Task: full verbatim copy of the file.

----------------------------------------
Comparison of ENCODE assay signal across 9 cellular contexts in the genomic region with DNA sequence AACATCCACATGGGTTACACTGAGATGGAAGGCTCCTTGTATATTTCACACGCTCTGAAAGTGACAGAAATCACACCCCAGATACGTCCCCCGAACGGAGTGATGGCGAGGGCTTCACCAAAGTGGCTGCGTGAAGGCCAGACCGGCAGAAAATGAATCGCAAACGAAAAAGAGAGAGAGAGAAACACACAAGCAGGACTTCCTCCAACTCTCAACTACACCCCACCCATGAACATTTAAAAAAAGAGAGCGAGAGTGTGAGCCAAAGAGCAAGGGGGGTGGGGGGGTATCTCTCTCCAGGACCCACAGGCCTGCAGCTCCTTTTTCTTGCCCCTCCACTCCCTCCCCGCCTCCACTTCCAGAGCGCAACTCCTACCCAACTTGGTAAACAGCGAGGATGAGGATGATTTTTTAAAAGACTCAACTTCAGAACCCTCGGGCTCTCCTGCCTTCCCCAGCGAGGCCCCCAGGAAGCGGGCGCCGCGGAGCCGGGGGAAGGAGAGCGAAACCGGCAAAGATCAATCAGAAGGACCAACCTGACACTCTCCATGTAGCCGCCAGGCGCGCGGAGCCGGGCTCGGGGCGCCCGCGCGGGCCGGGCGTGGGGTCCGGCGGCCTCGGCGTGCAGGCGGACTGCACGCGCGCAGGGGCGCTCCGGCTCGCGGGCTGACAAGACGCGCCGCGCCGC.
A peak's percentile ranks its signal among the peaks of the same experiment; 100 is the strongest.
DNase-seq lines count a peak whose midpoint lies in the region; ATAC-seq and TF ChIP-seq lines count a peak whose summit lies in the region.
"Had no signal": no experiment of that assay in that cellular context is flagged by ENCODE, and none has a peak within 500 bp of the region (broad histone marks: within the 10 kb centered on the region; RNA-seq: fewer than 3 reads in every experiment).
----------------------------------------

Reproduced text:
Comparison of ENCODE assay signal across 9 cellular contexts in the genomic region with DNA sequence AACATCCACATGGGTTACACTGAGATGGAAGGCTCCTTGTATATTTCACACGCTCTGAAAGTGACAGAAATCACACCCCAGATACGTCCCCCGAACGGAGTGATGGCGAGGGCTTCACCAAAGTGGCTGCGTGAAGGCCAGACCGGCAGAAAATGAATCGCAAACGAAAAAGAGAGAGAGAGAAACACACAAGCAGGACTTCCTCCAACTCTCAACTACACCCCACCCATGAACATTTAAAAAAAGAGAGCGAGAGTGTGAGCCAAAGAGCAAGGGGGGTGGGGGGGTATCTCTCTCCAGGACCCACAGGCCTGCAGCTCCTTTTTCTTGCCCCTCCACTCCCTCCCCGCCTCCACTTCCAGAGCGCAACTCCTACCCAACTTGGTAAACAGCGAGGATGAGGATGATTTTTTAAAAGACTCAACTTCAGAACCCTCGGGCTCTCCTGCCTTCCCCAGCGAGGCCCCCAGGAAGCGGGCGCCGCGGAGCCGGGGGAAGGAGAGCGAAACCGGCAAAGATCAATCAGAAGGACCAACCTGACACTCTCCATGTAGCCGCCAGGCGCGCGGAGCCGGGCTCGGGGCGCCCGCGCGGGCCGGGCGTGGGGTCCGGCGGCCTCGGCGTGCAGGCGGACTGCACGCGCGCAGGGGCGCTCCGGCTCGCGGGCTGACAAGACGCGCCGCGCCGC.
A peak's percentile ranks its signal among the peaks of the same experiment; 100 is the strongest.
DNase-seq lines count a peak whose midpoint lies in the region; ATAC-seq and TF ChIP-seq lines count a peak whose summit lies in the region.
"Had no signal": no experiment of that assay in that cellular context is flagged by ENCODE, and none has a peak within 500 bp of the region (broad histone marks: within the 10 kb centered on the region; RNA-seq: fewer than 3 reads in every experiment).